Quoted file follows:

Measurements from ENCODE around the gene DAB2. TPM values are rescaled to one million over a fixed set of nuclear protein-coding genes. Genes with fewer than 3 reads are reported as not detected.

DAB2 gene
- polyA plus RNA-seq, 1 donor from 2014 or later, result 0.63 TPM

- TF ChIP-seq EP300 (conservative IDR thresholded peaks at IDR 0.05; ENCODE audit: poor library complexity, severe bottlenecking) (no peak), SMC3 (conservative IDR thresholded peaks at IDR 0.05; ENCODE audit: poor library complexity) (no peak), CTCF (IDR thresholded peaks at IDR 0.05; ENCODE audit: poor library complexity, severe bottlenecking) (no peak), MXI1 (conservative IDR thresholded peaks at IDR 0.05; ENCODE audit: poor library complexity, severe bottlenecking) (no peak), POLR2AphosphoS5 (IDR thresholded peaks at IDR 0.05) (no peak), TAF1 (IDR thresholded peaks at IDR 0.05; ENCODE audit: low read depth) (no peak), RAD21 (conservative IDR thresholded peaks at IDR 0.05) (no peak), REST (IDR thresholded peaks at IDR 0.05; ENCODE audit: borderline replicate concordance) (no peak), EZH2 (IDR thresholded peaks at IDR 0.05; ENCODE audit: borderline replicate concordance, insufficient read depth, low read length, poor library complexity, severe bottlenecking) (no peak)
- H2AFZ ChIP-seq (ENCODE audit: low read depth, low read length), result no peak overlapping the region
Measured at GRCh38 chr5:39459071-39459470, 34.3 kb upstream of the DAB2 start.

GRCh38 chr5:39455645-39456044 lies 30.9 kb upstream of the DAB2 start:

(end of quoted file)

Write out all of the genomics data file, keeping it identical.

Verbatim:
Measurements from ENCODE around the gene DAB2. TPM values are rescaled to one million over a fixed set of nuclear protein-coding genes. Genes with fewer than 3 reads are reported as not detected.

DAB2 gene
- polyA plus RNA-seq, 1 donor from 2014 or later, result 0.63 TPM

- TF ChIP-seq EP300 (conservative IDR thresholded peaks at IDR 0.05; ENCODE audit: poor library complexity, severe bottlenecking) (no peak), SMC3 (conservative IDR thresholded peaks at IDR 0.05; ENCODE audit: poor library complexity) (no peak), CTCF (IDR thresholded peaks at IDR 0.05; ENCODE audit: poor library complexity, severe bottlenecking) (no peak), MXI1 (conservative IDR thresholded peaks at IDR 0.05; ENCODE audit: poor library complexity, severe bottlenecking) (no peak), POLR2AphosphoS5 (IDR thresholded peaks at IDR 0.05) (no peak), TAF1 (IDR thresholded peaks at IDR 0.05; ENCODE audit: low read depth) (no peak), RAD21 (conservative IDR thresholded peaks at IDR 0.05) (no peak), REST (IDR thresholded peaks at IDR 0.05; ENCODE audit: borderline replicate concordance) (no peak), EZH2 (IDR thresholded peaks at IDR 0.05; ENCODE audit: borderline replicate concordance, insufficient read depth, low read length, poor library complexity, severe bottlenecking) (no peak)
- H2AFZ ChIP-seq (ENCODE audit: low read depth, low read length), result no peak overlapping the region
Measured at GRCh38 chr5:39459071-39459470, 34.3 kb upstream of the DAB2 start.

GRCh38 chr5:39455645-39456044 lies 30.9 kb upstream of the DAB2 start: